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Katrina and gas prices

While people in New Orleans are dying by the hour, people elsewhere in the country, along with mouthpieces like the partisan New York Times and the disgusting Bill O'Reilly, have been moaning about $3 gasoline. Even President Bush warned gas stations not to engage in price gouging.

It's a hopeless cause I suppose, but I wish all of these people would shut up. There is less gasoline for the country to work with in the next weeks (or months), and somehow we must cope with it. The necessity of cutting back on gasoline consumption is a physical fact. Higher prices will change behavior, and sharply higher prices earlier this week would have kept some people from tank-topping and draining the system of valuable gasoline.

Two of my buddies are hauling generators and water to Mississippi today - along with enough fuel to ensure they make it back. The truck is a traveling bomb, in a sense, because political forces don't allow the price system to allocate gasoline properly, and they can't be sure of buying enough fuel while on the road to get back home. Yet every car in town has a full tank of gas. What a waste. The opportunity cost of every five gallon can of fuel in that truck is five gallons of water, and there is no running water where they're going.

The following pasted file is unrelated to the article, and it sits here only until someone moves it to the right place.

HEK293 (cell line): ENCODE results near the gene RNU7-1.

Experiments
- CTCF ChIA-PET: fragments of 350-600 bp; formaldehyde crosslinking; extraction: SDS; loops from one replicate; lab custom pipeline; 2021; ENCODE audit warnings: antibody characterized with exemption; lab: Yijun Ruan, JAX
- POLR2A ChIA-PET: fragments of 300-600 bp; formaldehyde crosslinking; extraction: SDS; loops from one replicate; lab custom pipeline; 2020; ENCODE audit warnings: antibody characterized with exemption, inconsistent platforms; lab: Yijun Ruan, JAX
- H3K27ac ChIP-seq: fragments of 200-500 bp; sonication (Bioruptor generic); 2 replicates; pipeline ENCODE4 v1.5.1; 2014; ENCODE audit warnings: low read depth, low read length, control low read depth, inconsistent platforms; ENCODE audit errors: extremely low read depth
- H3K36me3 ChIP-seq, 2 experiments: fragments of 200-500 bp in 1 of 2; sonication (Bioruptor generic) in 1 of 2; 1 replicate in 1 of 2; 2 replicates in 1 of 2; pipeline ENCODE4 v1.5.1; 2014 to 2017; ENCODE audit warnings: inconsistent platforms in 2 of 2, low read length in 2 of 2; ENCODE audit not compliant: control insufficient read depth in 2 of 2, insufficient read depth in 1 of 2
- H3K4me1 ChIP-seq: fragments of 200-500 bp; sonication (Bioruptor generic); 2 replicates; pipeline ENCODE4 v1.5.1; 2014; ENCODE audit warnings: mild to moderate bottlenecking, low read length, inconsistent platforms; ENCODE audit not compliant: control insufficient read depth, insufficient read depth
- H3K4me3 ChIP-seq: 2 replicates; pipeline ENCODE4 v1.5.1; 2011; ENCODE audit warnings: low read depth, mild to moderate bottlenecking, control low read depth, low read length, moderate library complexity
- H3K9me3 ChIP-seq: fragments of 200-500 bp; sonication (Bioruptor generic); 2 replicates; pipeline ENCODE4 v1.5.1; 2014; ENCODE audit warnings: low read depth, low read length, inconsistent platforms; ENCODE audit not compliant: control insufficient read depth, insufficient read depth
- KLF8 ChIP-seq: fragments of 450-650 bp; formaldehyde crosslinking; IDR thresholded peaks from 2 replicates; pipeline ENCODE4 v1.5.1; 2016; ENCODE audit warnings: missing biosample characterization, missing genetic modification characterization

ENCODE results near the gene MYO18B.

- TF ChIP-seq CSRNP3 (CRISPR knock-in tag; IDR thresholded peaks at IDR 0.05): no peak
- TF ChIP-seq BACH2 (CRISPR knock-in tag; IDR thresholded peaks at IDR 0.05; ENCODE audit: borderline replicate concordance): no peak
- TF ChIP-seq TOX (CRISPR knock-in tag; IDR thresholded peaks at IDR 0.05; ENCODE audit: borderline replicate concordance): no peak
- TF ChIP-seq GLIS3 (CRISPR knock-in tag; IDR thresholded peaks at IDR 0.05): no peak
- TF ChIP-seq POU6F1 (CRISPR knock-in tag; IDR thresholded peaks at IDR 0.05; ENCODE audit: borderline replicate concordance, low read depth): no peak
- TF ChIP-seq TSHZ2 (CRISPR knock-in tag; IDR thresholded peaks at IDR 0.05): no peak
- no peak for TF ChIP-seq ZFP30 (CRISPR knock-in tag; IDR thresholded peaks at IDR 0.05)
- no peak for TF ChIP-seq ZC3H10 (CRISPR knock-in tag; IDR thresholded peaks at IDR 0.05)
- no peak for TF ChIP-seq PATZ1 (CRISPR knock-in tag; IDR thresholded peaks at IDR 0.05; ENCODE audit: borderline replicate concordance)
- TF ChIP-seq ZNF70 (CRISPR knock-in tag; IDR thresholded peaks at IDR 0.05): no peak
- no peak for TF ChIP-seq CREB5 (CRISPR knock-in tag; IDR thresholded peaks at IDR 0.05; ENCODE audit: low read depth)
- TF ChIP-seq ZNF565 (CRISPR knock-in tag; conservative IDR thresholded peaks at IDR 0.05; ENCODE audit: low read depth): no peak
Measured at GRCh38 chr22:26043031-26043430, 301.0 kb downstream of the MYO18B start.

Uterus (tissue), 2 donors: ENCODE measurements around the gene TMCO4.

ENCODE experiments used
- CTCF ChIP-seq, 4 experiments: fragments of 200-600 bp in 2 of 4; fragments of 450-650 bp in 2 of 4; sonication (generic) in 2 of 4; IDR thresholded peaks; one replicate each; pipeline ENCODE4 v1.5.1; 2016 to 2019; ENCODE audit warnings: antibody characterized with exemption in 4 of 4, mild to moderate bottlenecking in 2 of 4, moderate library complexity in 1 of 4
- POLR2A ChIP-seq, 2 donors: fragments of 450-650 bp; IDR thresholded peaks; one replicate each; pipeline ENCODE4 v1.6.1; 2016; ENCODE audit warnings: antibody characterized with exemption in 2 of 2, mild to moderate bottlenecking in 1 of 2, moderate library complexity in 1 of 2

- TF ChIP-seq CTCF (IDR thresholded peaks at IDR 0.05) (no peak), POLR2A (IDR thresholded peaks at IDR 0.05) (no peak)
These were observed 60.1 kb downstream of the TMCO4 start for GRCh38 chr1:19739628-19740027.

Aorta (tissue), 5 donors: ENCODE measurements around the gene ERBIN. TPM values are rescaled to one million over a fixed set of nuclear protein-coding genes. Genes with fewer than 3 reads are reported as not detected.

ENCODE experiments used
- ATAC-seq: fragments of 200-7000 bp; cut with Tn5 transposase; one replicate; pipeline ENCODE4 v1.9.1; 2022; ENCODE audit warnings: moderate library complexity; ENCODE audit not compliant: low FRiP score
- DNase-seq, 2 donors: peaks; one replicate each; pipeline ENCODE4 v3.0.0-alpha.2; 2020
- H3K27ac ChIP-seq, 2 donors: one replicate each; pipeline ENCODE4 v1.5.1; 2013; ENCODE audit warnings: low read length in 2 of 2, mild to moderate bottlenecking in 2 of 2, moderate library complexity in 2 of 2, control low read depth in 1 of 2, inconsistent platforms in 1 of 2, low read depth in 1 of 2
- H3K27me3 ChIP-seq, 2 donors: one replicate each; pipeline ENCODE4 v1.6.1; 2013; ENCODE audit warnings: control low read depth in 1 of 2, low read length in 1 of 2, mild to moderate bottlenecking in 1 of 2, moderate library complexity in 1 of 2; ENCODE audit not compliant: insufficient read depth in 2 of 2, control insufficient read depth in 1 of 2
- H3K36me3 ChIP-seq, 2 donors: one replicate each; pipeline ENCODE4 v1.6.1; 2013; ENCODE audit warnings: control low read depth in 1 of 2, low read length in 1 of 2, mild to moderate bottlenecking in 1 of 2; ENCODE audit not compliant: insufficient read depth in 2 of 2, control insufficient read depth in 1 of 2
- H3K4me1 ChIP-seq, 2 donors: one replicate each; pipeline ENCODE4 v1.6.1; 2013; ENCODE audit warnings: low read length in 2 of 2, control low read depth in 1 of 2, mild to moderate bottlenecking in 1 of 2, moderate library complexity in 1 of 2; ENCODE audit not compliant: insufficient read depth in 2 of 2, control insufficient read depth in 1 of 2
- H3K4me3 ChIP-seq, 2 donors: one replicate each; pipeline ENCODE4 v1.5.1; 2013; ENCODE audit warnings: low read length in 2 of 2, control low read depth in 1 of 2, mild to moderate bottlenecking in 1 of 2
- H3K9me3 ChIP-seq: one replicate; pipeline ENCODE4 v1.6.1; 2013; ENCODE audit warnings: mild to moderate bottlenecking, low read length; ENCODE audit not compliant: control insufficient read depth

Today's newspaper brought the good news that a large local gasoline retailer will donate his profits over the next few weeks to the American Red Cross for hurricane disaster relief.** He's getting my business. Call it "gouging for charity" if you like, but it surely blunts any criticism of the prices at this retailer and, if the practice spread, it might affect the national argument over gas prices.

Then I read an incomprehensible screed on gas prices in the New York Times. The authors largely absolve retailers of guilt for gouging, referring to the higher wholesale price of fresh supplies. But they merely push the problem back to the villainous oil companies. I see: if we can just keep "oil companies" from raising wholesale prices there won't be a problem.

Uh uh. That won't get water to Mississippi. The more you get government in the gasoline business the more that market works like Federal Disaster Relief - not very well.

**My donation went to the Red Cross' Houston Chapter, to assist their work with the refugees.